Influencer Marketing Awareness

Influencer marketing is one of the latest social media trends. In short, this is when you get an influencer in your niche or industry to share your brand’s blog posts, retweet your tweets, or otherwise promote your product or service.

This is helpful because awesome influencers can put your brand in front of a new audience in your niche. Even more importantly, your influencer’s audience already trusts them, and some of this trust is passed on to your brand when said influencer shares your content.

But influencer marketing isn’t without its quirks and legalities. In this article, we’ll show you five things to keep in mind when designing an influencer marketing plan for your brand. These tips are meant to keep your brand’s influencer marketing initiative engaging and out of legal mishaps.

Let’s dive in!

1. Your Influencer’s Problems Can Become Your Problems

Let’s start on a frank note: your influencer’s problems can become your problems. In 2017, we saw a number of influencers be outed for discriminatory or otherwise off-color behavior that occurred in years past. Not only did this tank the influencer’s reputation, but the brands they worked with took a reputation hit, too.


Now that Allen and I are parents we are making more of an effort to live a clean & eco friendly life. And it all starts with the little things such as the products we use everyday. Although we want people to continue #drivingdirty to help save water in California, I’m happy that @VolvoCarsUS is introducing an eco-friendly car wash solution called Consciously Clean. I'm that girl who rarely washes her car (anyone else like me? 🙋🏻), but when I do I cringe by all the toxins that are used and all the water that is wasted. It's the little things that we do that makes the biggest difference. 🌎 Edited: After seeing all the comments I wanted to clarify... I'm not saying that I'm perfect and live a complete 100% eco friendly life, but since I've become a mom I have become more aware of the toxins that we use everyday. I'm only human and striving to become better everyday, and that is the message I wanted to send to you guys. By all means I did not mean that I was perfect..I still have a long ways to go. Thank you for your support and for understanding

A post shared by Chriselle Lim 🌟 임소정 (@chrisellelim) on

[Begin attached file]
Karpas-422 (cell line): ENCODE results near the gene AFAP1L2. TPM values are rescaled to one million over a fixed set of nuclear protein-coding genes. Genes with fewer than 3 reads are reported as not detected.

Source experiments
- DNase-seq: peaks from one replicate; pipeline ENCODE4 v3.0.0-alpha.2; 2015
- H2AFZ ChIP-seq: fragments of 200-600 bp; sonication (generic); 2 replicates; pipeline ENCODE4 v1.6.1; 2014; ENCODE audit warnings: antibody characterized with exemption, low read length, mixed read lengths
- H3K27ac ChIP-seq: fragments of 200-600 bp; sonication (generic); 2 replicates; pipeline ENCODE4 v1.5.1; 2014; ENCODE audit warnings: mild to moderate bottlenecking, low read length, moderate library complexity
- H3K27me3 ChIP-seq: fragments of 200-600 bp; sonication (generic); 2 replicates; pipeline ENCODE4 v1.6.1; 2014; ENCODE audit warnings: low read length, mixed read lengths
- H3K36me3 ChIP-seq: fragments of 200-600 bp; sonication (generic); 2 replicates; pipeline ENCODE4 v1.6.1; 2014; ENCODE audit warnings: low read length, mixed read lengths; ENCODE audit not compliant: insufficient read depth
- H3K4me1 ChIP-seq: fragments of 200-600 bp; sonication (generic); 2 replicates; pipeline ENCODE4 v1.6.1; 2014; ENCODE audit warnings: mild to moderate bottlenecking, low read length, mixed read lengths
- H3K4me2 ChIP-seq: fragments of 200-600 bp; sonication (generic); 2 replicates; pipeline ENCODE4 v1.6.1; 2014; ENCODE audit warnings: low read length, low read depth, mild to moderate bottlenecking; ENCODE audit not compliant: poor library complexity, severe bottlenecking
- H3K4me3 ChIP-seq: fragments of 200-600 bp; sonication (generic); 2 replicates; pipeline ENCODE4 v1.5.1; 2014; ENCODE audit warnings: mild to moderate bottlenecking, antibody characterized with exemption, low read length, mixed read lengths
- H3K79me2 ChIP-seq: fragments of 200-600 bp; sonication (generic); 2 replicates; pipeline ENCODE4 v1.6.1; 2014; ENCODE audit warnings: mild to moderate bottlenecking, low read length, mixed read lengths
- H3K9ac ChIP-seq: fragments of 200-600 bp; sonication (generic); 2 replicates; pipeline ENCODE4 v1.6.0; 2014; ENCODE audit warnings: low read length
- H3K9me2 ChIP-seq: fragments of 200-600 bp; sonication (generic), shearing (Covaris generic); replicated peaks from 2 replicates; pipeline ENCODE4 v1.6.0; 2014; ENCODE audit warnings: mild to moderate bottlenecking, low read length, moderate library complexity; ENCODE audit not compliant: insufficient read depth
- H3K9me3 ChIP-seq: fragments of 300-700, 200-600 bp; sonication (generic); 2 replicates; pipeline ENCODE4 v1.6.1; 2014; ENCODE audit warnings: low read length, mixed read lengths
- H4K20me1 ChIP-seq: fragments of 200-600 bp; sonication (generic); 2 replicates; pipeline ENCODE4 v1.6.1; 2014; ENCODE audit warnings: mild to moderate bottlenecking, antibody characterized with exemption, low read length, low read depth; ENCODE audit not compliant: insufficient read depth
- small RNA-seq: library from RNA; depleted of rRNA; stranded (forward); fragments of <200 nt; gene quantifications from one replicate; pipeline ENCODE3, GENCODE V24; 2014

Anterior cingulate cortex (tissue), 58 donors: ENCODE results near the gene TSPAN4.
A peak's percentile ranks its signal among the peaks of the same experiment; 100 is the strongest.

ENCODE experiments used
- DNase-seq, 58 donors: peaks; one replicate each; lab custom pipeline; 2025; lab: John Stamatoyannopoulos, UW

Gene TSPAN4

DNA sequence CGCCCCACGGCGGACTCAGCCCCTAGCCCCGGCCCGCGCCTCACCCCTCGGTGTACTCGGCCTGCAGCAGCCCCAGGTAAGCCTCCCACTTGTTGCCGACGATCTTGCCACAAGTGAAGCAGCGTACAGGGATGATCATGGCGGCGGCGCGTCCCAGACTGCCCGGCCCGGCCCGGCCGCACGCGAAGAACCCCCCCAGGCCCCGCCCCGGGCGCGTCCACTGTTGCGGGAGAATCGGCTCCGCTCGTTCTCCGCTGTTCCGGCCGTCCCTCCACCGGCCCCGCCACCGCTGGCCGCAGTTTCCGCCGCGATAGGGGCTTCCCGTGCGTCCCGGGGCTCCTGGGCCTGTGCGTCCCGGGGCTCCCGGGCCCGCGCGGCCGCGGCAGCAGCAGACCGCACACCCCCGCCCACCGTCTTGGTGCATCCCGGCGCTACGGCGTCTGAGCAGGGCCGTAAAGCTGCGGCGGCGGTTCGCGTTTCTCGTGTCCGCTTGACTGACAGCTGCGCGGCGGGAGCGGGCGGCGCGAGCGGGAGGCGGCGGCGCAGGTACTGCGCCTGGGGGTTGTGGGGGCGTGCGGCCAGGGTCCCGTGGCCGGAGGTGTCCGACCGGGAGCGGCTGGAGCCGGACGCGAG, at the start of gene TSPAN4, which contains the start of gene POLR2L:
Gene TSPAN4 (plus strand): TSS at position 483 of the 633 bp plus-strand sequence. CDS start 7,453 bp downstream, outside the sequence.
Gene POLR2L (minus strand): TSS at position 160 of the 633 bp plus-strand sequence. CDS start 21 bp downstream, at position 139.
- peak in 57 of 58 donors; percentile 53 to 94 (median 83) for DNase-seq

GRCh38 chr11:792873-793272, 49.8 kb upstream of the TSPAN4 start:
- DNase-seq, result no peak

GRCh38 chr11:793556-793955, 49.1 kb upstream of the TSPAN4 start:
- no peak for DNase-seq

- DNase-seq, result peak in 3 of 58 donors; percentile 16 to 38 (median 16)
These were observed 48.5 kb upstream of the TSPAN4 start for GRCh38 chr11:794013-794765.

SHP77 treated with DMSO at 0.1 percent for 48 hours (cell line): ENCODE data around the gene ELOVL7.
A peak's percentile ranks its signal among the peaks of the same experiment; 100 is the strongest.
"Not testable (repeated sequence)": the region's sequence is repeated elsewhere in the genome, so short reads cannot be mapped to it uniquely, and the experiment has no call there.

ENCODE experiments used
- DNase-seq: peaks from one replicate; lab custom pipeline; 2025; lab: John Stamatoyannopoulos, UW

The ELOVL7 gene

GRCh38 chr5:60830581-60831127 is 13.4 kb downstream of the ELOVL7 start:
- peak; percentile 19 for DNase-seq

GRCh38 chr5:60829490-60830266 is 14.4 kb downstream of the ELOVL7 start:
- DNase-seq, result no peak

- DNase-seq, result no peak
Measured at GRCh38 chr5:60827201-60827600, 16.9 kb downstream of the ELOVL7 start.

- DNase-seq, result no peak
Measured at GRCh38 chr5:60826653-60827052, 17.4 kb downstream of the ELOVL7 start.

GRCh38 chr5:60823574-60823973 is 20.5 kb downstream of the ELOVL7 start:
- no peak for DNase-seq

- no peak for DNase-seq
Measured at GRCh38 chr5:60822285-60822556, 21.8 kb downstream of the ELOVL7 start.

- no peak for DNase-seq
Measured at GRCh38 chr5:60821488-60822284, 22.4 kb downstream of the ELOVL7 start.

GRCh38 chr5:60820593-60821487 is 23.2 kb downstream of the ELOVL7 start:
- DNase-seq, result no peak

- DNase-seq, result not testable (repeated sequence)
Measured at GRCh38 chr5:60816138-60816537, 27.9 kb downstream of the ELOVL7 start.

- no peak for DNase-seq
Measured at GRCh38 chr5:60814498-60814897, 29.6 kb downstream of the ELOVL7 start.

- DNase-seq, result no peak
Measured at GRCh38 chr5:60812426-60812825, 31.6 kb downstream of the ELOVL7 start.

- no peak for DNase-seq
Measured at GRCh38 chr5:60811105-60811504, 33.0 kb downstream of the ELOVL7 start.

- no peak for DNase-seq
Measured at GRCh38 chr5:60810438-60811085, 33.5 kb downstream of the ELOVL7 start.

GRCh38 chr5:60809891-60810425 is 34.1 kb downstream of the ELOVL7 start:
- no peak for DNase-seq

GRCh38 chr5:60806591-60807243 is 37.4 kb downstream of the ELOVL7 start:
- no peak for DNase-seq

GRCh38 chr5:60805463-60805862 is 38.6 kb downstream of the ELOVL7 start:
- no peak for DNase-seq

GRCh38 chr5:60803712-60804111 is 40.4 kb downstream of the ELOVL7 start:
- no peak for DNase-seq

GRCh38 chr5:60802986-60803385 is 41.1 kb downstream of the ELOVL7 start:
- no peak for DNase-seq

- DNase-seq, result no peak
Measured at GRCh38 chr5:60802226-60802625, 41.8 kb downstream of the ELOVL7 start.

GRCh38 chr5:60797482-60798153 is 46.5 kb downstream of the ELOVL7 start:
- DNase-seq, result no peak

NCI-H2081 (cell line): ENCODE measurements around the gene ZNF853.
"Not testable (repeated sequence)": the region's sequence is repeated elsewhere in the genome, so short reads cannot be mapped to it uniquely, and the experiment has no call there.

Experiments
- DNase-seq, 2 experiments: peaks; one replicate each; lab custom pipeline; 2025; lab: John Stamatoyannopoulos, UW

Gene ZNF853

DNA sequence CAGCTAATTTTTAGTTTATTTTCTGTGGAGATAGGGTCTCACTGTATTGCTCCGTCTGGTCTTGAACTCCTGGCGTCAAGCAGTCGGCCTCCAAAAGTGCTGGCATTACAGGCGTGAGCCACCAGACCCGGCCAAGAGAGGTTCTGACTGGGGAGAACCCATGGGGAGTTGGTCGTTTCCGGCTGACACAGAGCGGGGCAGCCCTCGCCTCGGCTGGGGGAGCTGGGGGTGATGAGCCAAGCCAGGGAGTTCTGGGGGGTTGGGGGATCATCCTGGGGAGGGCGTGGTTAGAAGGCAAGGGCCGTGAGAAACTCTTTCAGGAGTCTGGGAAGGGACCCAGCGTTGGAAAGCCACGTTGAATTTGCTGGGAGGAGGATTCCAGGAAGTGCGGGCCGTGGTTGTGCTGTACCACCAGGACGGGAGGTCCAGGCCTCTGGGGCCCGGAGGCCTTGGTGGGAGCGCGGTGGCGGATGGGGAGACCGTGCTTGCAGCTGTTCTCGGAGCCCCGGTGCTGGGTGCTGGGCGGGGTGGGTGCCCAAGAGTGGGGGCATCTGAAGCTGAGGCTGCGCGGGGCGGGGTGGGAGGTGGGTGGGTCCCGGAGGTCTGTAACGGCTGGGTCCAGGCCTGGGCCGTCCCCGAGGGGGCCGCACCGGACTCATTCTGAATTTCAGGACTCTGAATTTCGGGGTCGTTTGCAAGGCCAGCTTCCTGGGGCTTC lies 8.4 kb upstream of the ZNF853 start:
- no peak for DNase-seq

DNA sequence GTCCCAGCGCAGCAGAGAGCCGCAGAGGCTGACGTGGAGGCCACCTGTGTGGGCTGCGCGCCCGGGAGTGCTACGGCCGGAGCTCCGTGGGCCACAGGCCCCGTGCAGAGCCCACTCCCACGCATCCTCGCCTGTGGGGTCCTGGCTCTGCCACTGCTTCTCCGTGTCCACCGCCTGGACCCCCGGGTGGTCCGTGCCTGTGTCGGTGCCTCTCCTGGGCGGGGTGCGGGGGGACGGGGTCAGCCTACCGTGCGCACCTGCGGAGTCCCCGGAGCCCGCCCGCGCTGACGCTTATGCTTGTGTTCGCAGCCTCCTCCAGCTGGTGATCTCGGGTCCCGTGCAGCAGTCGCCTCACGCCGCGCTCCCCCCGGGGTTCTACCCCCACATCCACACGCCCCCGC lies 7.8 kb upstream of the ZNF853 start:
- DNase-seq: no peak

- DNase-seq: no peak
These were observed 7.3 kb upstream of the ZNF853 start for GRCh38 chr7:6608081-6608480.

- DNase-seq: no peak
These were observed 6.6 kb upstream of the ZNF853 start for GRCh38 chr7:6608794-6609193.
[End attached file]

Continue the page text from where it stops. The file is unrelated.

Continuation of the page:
On that note, be sure to always fully vet your influencer before working with them on a marketing campaign. As unnecessary as it may seem, going through old tweets and Instagram posts can protect you from backlash later down the line. As a general rule: if you see something you wouldn’t Tweet, don’t partner with them.

2. Don’t Limit Yourself to One Social Network

Have your influencer post your content across all of their social channels. This ensures you hit all of their audience, and gives you opportunities to share different types of content. For example, have your influencer post candid product shots to Instagram, links to your blog posts on Twitter, and product video demos to YouTube.

3. Try Not to Don’t Overdo It

Influencer marketing only works in moderation. If your influencer shares your content too much, their audience will get sick of hearing about your products and associate a negative/forced connotation with your brand. To combat this, create a reasonable posting plan with your influencer and limit their posts about your product to two or three times a week on each social channel.

4. Disclose If You’re Paying Your Influencer

The FCC—or, Federal Communications Commission—requires influencers to disclose when they’re being paid by a brand to promote its products. Make sure that your influencer knows this and properly discloses that you’re sponsoring them. If he or she doesn’t do this, you and your influencer can end up in serious legal trouble.

5. Avoid Using #Ad

While this may seem counterintuitive to the previous point, have your influencer stay away from using #Ad in their tweets and Instagram posts. This looks spammy and can give you and your influencer a bad reputation.

According to the FCC, Tweeting a hashtag like #XPartner (with “X” being your brand name) suffices as disclosing paid marketing. So, if we paid an influencer to promote our content, they could Tweet #SocialReportPartner instead of #Ad. This looks more professional and keeps your brand front-and-center.

Now, Start Reaching Out to Influencers!

There you have it: four things to keep in mind when creating your influencer marketing campaign. If you’re sold on influencer marketing, read our post on the best ways to get influencers in your industry to share your content and start reaching out!

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